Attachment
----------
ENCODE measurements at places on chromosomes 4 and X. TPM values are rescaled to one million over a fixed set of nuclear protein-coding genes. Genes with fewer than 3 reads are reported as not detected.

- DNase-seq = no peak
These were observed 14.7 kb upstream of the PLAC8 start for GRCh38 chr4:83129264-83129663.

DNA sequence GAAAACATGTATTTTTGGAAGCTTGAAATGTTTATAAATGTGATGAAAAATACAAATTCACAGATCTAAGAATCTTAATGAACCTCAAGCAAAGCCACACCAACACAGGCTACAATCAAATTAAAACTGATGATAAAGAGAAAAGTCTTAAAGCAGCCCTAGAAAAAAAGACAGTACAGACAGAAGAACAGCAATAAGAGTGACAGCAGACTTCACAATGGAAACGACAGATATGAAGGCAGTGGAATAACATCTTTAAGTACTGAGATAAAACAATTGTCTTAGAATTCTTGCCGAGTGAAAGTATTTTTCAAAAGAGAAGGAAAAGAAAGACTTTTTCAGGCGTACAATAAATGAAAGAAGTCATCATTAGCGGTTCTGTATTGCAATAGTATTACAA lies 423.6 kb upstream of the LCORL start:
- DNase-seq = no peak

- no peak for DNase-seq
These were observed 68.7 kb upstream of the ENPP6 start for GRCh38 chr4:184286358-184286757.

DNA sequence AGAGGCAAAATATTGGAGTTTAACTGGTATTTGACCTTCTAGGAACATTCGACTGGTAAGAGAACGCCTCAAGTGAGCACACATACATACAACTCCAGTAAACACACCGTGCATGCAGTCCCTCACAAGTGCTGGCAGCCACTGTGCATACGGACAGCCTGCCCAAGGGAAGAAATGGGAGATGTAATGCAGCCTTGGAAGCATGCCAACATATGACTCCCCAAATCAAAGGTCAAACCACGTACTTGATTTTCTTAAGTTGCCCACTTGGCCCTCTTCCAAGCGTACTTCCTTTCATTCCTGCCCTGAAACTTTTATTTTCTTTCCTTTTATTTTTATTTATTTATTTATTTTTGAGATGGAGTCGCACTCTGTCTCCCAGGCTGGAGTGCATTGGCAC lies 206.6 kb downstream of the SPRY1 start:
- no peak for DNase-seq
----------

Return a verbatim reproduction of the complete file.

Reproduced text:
ENCODE measurements at places on chromosomes 4 and X. TPM values are rescaled to one million over a fixed set of nuclear protein-coding genes. Genes with fewer than 3 reads are reported as not detected.

- DNase-seq = no peak
These were observed 14.7 kb upstream of the PLAC8 start for GRCh38 chr4:83129264-83129663.

DNA sequence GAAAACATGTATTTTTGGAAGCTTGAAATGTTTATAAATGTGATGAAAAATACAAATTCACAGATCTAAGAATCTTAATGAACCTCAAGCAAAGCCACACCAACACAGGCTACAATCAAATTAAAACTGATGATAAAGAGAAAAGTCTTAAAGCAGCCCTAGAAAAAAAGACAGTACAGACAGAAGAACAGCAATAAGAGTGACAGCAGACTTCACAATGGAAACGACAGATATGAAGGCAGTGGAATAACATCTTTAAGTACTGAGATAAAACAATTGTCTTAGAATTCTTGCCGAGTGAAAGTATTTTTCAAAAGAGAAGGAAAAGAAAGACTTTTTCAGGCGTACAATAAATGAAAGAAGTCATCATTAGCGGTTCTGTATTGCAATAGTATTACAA lies 423.6 kb upstream of the LCORL start:
- DNase-seq = no peak

- no peak for DNase-seq
These were observed 68.7 kb upstream of the ENPP6 start for GRCh38 chr4:184286358-184286757.

DNA sequence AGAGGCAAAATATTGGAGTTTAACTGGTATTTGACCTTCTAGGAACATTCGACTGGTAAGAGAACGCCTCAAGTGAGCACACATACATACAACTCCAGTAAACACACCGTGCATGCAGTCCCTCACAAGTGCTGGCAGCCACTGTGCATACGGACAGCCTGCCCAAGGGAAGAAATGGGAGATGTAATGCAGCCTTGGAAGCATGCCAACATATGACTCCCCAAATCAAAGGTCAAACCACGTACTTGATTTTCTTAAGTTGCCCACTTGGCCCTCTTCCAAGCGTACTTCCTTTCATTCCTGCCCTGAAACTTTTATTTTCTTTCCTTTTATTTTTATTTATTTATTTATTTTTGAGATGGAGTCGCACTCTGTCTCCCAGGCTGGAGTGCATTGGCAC lies 206.6 kb downstream of the SPRY1 start:
- no peak for DNase-seq